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Old 17-09-2009, 10:11   #16
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I think boating is healthy because you are in a totally different environment from your normal daily life. Being on the water relieves stress and has a calming effect.
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Old 17-09-2009, 13:06   #17
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A 2001 survey, conducted by Impulse Research Corporation, found that boaters are healthier and happier than their non-boating counterparts. The online survey was conducted with a random sample of 1,029 men and women selected to closely match U.S. population demographics (542 boat owners and 536 non-boat owners).

Boaters average nearly seven and a half hours per week in active recreation, compared to less than five and a half hours for non-boaters. Landlubbers have been hospitalized slightly more than boat owners (14 percent to 11 percent) and tend to be more overweight than their boating counterparts.

In addition to physical benefits, when asked about the overall quality of their lives, boat owners rated it about five percent better than did non-boat owners. Boat owners expressed greater satisfaction with their accomplishments, relations with their families and their ability to enjoy life. Non- boat owners are more prone to feeling useless, lonely, unhappy or excessively fatigued. Here are few of the findings:

* More boat owners said their health is excellent or good (83 percent) than did non-boat owners (77 percent).
* Sixty-seven percent of boat owners said having a boat has contributed to their well-being.
* Boat owners experience greater self-esteem (+10 percent), ability to enjoy life (+9 percent) and a better sex life (+7 percent).
* Non-boat owners are more prone to feeling useless (+8 percent), lonely (+7 percent) unhappy (+5 percent) and fatigued (+4 percent).
* Nearly two-thirds of boat owners said owning a boat has brought their family closer.
* Most boat owners said the benefits of owning a boat include being outdoors (89 percent), spending time on the water (85 percent), being able to unwind and leave pressures behind (79 percent), and finding tranquility (71 percent).

More ➥ Boaters Do It Better - World Maritime Exchange
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Old 17-09-2009, 16:55   #18
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It is really great reading all these diverse opinions on the health aspects of boating, both positive and negative. There are many more factors than I had thought. I have never thought of boating as being hazardous but some do. It would seem to be low risk compared to driving to work, having a bath and cleaning the gutters on your roof at home.

Thanks Gord for the link to World Maritime Exchange. A lot of interesting stuff.

In the last 6 months down here in Mexico we have come across boaters with heart trouble, arthritis, Parkinson's, high tech joints, diabetes, cancer and many other problems. Most of them are hanging on better out sailing than resting at home.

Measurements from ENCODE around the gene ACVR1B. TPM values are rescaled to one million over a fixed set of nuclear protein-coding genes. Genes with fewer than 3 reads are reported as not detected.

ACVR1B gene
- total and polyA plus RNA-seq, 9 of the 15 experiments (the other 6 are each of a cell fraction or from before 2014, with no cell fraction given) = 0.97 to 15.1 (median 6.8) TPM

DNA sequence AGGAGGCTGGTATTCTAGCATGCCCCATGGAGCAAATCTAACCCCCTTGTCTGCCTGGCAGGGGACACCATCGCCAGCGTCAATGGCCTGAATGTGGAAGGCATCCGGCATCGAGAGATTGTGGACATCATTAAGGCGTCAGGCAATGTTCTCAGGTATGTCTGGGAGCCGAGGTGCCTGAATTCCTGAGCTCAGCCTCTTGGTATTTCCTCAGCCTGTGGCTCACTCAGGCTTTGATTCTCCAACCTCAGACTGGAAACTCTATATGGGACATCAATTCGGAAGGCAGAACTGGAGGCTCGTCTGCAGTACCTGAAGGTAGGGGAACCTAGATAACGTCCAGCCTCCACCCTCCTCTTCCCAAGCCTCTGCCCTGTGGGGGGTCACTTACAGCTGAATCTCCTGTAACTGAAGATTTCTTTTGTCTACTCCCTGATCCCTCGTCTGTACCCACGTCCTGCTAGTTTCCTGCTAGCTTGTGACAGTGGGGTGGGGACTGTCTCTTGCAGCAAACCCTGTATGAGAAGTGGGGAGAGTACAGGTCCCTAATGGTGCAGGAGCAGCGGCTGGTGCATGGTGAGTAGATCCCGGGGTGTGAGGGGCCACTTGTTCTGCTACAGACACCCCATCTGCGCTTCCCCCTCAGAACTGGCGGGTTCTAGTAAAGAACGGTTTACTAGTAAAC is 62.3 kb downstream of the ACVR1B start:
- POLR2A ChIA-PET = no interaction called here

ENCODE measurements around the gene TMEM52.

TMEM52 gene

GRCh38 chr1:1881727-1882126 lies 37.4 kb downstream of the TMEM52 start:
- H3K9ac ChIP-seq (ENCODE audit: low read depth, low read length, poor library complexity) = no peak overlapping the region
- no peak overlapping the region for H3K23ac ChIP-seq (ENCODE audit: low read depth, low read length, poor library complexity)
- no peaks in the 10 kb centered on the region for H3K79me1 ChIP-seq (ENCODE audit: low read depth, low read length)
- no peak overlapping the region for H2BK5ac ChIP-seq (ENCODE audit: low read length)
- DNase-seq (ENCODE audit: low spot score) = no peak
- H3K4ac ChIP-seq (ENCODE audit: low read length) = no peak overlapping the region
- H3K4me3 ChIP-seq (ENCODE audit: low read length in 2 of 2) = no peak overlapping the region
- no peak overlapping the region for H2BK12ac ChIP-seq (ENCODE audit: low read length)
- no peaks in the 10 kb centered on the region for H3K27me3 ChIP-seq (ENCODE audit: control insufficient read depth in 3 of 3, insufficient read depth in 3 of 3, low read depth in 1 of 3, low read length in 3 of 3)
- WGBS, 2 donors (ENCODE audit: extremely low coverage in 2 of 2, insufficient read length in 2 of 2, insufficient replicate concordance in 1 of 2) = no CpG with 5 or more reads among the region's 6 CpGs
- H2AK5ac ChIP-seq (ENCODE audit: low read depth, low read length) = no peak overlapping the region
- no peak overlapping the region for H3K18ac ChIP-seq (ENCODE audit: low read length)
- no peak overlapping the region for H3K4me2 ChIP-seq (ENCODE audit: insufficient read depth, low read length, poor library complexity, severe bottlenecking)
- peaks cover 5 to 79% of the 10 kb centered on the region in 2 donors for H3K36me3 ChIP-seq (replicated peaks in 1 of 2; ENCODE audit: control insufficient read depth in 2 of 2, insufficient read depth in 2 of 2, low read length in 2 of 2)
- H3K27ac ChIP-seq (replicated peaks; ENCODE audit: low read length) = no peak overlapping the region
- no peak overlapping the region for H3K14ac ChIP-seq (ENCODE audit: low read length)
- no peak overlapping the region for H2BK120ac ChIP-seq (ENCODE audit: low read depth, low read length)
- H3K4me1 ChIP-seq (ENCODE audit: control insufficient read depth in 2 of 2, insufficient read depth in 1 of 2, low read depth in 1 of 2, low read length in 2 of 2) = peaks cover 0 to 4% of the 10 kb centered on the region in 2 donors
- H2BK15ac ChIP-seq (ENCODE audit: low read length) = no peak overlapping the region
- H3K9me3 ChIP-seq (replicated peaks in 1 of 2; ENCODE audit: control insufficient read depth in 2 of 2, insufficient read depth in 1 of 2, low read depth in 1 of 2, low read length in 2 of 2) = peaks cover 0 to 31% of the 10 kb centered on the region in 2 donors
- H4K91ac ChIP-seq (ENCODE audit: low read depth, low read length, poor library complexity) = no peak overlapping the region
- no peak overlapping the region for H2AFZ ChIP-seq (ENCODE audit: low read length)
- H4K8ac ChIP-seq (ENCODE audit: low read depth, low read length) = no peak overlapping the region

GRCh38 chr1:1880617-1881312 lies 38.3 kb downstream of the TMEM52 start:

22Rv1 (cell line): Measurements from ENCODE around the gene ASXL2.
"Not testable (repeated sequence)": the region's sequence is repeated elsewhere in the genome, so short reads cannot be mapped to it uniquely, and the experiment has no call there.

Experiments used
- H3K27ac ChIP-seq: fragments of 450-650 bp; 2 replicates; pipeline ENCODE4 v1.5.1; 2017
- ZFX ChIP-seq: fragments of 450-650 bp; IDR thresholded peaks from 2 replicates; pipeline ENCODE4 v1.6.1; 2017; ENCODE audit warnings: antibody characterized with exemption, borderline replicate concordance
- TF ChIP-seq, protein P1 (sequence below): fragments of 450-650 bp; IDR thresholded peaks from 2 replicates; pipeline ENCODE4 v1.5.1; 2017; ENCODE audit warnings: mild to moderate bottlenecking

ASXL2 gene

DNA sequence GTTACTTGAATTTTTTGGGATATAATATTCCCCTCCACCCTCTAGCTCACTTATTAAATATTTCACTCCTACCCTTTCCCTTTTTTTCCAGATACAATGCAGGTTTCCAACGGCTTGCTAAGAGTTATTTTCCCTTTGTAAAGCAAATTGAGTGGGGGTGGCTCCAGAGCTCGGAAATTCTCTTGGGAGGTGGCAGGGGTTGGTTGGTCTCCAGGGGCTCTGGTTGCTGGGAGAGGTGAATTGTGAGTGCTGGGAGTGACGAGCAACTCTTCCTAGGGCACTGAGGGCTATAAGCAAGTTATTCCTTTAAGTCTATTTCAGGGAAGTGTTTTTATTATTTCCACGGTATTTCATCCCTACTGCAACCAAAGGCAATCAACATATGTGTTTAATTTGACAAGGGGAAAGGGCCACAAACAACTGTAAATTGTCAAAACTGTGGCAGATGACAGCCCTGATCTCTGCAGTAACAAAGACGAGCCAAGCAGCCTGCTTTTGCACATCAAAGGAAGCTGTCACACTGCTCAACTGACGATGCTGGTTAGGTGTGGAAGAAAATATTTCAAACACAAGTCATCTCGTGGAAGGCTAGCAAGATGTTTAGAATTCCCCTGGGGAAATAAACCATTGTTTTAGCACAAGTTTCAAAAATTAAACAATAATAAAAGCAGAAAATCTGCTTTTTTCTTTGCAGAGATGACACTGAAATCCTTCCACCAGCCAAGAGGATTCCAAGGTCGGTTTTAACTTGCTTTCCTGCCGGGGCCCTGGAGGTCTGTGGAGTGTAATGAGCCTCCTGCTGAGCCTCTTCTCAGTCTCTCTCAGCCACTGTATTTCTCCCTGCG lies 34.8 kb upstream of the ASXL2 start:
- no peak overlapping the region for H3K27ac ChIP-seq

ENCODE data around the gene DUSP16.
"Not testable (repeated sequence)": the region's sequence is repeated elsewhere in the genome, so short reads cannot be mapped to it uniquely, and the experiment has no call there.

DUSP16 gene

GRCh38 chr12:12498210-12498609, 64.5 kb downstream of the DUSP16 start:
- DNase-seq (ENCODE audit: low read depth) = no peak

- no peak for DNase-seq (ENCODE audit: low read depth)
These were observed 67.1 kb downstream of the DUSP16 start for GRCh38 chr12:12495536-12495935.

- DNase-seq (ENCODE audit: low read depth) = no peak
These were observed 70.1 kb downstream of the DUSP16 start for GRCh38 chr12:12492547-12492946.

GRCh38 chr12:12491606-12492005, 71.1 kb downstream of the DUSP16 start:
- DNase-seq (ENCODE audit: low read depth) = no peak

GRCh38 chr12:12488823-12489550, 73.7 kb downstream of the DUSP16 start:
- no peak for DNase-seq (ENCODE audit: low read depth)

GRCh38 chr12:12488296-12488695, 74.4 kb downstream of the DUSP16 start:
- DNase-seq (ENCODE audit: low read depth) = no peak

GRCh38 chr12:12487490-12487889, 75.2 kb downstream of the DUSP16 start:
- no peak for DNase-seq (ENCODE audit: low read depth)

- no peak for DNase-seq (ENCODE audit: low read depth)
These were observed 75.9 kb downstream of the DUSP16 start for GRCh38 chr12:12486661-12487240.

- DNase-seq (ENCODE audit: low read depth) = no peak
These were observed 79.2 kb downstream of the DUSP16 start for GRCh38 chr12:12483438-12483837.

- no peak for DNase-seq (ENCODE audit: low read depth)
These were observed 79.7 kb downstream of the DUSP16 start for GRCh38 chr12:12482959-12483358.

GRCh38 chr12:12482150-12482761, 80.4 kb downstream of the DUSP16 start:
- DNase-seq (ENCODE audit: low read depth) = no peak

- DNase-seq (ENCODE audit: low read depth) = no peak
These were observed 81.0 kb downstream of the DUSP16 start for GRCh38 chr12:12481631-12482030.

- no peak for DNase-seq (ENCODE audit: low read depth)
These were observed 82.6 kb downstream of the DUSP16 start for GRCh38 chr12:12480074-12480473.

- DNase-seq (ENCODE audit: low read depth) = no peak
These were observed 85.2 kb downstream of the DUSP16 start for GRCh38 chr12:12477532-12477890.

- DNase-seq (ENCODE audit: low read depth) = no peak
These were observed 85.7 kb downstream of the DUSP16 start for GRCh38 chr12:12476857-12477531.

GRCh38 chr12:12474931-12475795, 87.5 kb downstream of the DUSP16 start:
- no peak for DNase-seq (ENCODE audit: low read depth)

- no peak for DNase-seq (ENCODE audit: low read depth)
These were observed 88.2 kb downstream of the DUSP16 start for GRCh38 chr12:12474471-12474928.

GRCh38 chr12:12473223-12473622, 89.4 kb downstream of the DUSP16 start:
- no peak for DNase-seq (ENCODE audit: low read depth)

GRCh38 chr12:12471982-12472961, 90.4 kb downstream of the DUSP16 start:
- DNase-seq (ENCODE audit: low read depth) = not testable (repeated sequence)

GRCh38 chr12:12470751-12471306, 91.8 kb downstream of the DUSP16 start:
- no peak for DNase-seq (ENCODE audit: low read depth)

A lot of people are loosing weight too.

Now I had better get in the water and clean the bottom. Great exercise.

Gary
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Old 17-09-2009, 17:35   #19
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26 footer, two crew, round the world. Age 35 and 32.

I can't say our health improved in any way.

We lost weight (we were on the skinny side before anyway). We lost plenty of muscle during long passages - to the extent that it was impossible to climb relatively low peaks of Polynesia before we got back into shape (we are keen climbers as well). None of conditions we had before lessened (allergy, i.a. - sure it was absent when at sea but came back when in the islands). Our sight did not improve, nor worsened.

Back home we discovered we brought two minor health issues and a serious one (all three - skin problems).

It is very hard to say whether sailing helps or kills because one cannot sail and live ashore at the same time and then compare results. It is either / or and we never learn the other side of the story.

On the mental side no wonders either - mostly negative (?) reflections - lost touch with most of my landside friends who went ahead with having goods and children - I believe most of my friends / family started considering me and my mate as freaks. On the other hand, we met many fantastic people and made new friendships - so it sort of balances out.

Well, I believe, in our case sailing could be just a bit less healthy than living ashore would have been (mostly because of worse diet, less regular sleep and insufficient amount of exercise).

If you are interested in second hand knowledge, then I did not see any wonders among my friends either - people mostly just do better or worse, there are some accidents - some drown, some fall from the masts, etc.. Some people develop serious conditions (freak out, get divorced, start preaching, etc.) - but then again, as stated above - impossible to say whether they would have developed the same ashore or would have not.

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Old 17-09-2009, 23:05   #20
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My biggest negative health consideration since moving aboard is I've found I have had "tennis" elbow going on 4 or 5 months now. I know if I go to the doc he'll just say give it rest and let it heal....but winter will be here soon enough!
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Old 18-09-2009, 00:06   #21
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Your using muscles even when bunked or sitting in a seaway.
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Old 18-09-2009, 08:31   #22